GREENBURGH, N.Y. As the town clerk's department sails into another year with less funding in the proposed budget, it still anticipates an upgrade to their cable access department.
The clerk's office is the town's main record keeper and registrar of vital statistics. It is the section of government that oversees elections, makes tentative board agendas, researches public hearings, coordinates map printing, and updates computerized street listings.
"We were asked to make a 10 percent reduction in spending and we've exceeded that goal with an 11.29 percent decrease," said Town Clerk Judith Beville who, along with other cuts, reduced a records clerk position from full-time to part-time and decreased the deputy clerk's salary over the course of the year.
Nevertheless, the decrease in the town clerk's budget does not mean that upgrades cannot be done in certain areas. The town's cable department, which is overseen by the town clerk's office, has received $296,000 in PEG (Public Education Government) funds to use solely for upgrading the town's cable equipment. Greenburgh has been receiving PED funds since 2008 as part of a contract agreement between the town and companies Verizon and Cablevision.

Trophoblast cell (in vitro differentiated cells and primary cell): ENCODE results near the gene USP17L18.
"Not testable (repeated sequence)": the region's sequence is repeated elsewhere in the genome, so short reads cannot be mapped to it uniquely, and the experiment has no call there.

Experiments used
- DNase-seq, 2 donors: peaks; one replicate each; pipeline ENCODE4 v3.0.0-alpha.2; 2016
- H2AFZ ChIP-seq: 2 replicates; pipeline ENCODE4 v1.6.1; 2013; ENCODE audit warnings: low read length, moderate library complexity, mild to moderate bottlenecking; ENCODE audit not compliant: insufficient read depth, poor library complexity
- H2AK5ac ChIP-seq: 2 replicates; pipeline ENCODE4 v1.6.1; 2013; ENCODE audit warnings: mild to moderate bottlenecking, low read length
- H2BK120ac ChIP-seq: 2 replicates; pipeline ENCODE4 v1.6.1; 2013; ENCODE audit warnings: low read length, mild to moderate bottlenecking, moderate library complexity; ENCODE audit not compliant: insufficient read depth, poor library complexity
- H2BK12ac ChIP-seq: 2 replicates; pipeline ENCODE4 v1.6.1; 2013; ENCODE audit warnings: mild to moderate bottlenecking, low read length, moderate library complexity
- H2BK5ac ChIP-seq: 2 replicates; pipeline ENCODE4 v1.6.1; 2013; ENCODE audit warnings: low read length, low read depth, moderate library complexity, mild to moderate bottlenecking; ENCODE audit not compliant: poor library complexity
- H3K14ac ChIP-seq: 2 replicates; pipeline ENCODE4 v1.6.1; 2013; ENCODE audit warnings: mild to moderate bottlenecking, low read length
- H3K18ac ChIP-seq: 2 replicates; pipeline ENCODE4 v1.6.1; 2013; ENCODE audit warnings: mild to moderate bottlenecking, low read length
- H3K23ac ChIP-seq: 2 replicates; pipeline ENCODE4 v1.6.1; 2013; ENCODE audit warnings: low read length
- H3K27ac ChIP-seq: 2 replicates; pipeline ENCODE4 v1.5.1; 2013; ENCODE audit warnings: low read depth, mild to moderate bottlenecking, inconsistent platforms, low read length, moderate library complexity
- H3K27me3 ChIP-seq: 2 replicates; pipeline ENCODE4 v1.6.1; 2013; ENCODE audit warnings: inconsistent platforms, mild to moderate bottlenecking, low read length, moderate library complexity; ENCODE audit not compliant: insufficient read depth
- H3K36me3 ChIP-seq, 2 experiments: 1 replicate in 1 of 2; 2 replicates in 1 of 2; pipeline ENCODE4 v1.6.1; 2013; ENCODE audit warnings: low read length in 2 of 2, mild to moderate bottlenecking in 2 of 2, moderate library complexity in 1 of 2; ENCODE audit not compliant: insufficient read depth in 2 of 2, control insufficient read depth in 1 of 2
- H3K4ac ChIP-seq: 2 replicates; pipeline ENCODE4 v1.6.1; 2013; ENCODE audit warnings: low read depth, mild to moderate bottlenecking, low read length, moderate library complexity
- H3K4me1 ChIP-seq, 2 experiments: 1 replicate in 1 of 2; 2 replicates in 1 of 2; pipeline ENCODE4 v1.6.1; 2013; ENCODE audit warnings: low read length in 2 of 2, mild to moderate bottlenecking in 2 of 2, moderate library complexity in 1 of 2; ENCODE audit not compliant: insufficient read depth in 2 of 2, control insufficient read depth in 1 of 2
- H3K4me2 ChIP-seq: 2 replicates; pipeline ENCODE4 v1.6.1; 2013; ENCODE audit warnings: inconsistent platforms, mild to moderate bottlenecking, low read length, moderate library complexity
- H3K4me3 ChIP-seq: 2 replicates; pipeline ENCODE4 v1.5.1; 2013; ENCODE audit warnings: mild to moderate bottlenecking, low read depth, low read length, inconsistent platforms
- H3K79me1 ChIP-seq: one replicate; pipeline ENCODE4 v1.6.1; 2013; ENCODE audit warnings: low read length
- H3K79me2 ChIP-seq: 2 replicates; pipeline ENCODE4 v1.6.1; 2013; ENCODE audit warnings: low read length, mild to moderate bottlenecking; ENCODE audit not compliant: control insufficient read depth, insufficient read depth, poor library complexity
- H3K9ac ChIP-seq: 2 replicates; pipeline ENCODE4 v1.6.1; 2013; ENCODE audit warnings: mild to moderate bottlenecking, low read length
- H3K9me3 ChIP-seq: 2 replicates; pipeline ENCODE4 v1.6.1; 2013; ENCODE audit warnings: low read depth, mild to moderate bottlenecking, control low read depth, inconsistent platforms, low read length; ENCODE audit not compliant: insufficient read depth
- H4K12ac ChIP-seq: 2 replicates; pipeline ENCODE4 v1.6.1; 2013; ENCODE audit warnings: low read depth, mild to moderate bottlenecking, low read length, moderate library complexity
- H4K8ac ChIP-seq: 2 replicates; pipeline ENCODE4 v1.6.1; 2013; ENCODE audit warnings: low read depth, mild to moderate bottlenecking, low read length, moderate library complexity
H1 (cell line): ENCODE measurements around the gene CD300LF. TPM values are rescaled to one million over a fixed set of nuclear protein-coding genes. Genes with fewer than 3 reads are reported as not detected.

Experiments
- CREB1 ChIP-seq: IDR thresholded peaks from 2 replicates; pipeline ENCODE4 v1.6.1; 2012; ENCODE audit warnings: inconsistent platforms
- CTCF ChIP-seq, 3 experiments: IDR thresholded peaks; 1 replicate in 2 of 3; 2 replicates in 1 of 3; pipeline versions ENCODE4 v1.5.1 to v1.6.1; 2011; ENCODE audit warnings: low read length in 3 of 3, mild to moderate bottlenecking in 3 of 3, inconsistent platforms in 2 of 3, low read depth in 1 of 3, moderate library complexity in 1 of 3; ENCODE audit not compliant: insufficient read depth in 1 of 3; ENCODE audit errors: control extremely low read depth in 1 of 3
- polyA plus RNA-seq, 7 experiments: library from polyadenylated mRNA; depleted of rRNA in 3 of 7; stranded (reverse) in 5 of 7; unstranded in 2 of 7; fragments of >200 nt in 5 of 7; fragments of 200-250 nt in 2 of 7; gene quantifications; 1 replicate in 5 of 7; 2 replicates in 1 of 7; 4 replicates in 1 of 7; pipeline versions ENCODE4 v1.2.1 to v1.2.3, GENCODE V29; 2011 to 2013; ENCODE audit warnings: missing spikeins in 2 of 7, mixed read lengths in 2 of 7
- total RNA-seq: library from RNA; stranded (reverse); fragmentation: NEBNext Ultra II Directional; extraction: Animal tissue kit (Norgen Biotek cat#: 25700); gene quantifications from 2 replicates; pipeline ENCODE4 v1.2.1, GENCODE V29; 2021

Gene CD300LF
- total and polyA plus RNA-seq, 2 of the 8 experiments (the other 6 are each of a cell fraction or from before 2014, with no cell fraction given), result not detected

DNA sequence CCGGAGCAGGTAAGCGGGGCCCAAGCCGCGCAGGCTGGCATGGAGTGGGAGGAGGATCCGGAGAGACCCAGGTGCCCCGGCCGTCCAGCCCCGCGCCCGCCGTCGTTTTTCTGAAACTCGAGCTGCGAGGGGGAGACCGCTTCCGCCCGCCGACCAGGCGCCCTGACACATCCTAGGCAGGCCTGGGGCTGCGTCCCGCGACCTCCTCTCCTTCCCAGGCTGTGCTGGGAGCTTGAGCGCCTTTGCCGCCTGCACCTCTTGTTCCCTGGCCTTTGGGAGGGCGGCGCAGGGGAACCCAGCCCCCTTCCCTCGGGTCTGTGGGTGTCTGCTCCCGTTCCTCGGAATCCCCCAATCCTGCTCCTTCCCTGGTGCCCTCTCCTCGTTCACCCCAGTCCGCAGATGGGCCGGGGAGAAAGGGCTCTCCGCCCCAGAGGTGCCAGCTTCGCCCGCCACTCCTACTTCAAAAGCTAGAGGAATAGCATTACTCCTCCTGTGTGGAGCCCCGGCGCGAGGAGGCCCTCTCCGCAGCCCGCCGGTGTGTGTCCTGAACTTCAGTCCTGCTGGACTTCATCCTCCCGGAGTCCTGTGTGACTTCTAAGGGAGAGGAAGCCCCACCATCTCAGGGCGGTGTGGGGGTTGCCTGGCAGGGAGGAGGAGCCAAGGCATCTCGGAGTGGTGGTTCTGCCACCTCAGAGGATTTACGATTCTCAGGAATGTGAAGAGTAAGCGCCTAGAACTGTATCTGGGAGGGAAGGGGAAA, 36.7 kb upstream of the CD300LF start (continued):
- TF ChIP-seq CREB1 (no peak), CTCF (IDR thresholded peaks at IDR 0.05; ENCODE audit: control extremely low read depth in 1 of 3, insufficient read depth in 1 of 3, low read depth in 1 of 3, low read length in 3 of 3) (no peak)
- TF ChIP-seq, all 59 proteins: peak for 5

The cable access department proposed an update of its physical studio, the studio's computers and the conversion of table microphones to ceiling microphones. It also wants to soundproof the studio, install better lighting and purchase furniture items for a set.
"These are some of the things that just should be in a public access studio," said George Malone, the town's cable access coordinator. "Those are the major expenses."
Malone has toyed with the idea of soundproofing the studio for nearly 12 years. A few years ago, he contacted a vendor to look at the space, who said that it would cost approximately $80,000 to turn into a professional studio. Malone estimated that the cost would be closer to $90,000 now.
In addition, Malone asked for new studio computers. Currently, the department has the needed software but their computers are old and cannot support the software. The endeavor is expected to cost between $15,000 and $20,000.
"It was kind of embarrassing this summer to have two interns come in whose equipment was faster, better and more updated than the town's equipment," said Malone.
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